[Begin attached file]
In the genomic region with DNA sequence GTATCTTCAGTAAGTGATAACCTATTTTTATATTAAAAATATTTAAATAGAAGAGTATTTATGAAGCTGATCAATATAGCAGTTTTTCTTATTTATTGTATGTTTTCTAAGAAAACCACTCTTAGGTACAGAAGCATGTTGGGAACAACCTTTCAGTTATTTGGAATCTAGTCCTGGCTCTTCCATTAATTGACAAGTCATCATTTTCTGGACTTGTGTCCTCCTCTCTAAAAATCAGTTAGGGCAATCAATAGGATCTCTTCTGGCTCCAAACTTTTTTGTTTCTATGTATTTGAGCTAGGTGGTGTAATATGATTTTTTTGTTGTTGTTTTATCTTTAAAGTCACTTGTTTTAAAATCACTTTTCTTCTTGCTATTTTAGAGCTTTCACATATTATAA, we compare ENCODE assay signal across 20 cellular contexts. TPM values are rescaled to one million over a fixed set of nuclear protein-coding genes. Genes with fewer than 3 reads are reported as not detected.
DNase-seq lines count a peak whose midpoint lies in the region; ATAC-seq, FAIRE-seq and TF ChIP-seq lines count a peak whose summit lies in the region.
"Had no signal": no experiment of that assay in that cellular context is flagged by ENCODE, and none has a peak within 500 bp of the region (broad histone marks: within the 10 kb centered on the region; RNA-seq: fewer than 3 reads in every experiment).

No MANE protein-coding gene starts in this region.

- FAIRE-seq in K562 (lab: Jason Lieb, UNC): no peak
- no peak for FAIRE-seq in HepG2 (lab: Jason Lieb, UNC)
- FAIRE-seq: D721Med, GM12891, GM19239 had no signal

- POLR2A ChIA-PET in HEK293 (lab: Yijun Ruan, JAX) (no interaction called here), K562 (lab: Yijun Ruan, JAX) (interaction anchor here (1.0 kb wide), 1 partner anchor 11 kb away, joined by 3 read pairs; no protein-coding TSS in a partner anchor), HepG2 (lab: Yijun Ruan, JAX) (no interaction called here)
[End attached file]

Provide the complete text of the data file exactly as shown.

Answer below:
In the genomic region with DNA sequence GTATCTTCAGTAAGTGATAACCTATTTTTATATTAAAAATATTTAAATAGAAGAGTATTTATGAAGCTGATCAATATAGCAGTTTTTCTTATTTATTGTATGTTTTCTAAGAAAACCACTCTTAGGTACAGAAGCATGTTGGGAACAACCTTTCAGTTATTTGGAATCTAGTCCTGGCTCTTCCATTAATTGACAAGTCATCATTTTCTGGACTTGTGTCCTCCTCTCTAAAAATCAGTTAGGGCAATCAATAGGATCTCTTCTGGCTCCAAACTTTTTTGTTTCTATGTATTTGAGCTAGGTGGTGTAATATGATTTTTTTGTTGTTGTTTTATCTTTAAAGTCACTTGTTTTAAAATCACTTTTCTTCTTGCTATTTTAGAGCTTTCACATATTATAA, we compare ENCODE assay signal across 20 cellular contexts. TPM values are rescaled to one million over a fixed set of nuclear protein-coding genes. Genes with fewer than 3 reads are reported as not detected.
DNase-seq lines count a peak whose midpoint lies in the region; ATAC-seq, FAIRE-seq and TF ChIP-seq lines count a peak whose summit lies in the region.
"Had no signal": no experiment of that assay in that cellular context is flagged by ENCODE, and none has a peak within 500 bp of the region (broad histone marks: within the 10 kb centered on the region; RNA-seq: fewer than 3 reads in every experiment).

No MANE protein-coding gene starts in this region.

- FAIRE-seq in K562 (lab: Jason Lieb, UNC): no peak
- no peak for FAIRE-seq in HepG2 (lab: Jason Lieb, UNC)
- FAIRE-seq: D721Med, GM12891, GM19239 had no signal

- POLR2A ChIA-PET in HEK293 (lab: Yijun Ruan, JAX) (no interaction called here), K562 (lab: Yijun Ruan, JAX) (interaction anchor here (1.0 kb wide), 1 partner anchor 11 kb away, joined by 3 read pairs; no protein-coding TSS in a partner anchor), HepG2 (lab: Yijun Ruan, JAX) (no interaction called here)